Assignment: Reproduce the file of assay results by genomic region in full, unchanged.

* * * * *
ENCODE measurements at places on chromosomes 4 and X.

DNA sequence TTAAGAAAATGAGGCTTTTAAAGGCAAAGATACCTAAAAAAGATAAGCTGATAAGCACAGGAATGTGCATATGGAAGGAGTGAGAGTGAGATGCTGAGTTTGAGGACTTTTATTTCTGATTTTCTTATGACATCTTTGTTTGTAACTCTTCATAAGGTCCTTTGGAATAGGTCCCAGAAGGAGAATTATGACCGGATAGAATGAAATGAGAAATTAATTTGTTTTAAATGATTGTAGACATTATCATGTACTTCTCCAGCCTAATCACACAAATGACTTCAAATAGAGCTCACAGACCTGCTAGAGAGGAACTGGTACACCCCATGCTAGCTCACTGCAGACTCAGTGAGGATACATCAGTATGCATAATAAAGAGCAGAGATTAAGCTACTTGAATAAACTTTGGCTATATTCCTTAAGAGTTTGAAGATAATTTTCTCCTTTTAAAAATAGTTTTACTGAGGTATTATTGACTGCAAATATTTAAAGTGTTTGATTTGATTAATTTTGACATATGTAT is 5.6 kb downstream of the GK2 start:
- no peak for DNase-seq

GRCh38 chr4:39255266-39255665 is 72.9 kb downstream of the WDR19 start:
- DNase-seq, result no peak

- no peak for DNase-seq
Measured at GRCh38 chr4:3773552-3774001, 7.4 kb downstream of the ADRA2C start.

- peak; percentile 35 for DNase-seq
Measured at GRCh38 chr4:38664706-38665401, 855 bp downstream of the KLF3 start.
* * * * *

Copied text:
ENCODE measurements at places on chromosomes 4 and X.

DNA sequence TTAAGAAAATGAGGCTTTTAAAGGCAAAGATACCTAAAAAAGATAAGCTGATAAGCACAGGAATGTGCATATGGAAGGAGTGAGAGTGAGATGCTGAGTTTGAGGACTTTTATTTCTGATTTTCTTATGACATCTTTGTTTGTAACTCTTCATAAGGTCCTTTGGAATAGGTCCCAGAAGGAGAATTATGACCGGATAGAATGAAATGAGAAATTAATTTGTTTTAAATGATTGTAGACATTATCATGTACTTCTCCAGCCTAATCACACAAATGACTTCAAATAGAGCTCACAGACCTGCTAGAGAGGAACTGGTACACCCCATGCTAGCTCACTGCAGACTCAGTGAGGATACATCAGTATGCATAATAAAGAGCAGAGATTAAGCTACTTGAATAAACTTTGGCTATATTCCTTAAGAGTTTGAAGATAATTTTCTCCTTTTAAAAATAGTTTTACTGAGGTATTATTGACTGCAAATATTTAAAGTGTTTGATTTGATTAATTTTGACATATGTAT is 5.6 kb downstream of the GK2 start:
- no peak for DNase-seq

GRCh38 chr4:39255266-39255665 is 72.9 kb downstream of the WDR19 start:
- DNase-seq, result no peak

- no peak for DNase-seq
Measured at GRCh38 chr4:3773552-3774001, 7.4 kb downstream of the ADRA2C start.

- peak; percentile 35 for DNase-seq
Measured at GRCh38 chr4:38664706-38665401, 855 bp downstream of the KLF3 start.